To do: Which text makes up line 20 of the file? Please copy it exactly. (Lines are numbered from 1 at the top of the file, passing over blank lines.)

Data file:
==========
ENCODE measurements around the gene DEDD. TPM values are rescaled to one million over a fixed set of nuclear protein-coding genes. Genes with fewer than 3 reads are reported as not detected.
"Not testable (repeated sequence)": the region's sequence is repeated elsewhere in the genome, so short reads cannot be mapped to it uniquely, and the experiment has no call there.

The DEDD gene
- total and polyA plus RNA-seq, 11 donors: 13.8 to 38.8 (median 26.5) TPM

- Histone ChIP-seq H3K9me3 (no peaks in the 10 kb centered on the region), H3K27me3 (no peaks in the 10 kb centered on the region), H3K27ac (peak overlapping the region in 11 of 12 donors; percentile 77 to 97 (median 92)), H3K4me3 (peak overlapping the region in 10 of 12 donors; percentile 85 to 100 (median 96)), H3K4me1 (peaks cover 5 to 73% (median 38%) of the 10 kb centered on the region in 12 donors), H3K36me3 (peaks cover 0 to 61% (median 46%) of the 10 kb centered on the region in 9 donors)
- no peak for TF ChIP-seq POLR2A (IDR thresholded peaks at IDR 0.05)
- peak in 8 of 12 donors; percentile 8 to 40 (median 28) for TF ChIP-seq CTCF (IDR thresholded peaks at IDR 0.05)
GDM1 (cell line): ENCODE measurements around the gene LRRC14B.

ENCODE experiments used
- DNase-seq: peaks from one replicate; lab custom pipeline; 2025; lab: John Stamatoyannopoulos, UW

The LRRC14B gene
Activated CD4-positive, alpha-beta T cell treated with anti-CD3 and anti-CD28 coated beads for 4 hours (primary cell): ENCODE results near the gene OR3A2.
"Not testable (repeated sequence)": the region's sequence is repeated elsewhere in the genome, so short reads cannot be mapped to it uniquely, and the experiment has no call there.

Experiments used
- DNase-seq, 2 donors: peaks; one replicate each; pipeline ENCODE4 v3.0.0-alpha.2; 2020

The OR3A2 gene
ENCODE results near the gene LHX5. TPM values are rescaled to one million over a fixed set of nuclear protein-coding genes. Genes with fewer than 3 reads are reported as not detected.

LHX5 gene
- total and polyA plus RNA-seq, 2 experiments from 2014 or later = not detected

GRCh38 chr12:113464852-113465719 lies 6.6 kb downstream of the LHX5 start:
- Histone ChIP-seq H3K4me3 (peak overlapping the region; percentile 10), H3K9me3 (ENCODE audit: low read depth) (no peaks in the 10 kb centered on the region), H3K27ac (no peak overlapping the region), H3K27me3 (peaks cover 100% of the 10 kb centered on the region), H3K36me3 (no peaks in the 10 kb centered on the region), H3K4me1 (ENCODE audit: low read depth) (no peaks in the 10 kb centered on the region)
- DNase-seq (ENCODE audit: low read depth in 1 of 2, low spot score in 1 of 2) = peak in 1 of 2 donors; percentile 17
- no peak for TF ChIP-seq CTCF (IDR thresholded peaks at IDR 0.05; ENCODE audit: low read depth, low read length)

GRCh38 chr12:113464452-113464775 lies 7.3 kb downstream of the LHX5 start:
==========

GRCh38 chr12:113464852-113465719 lies 6.6 kb downstream of the LHX5 start: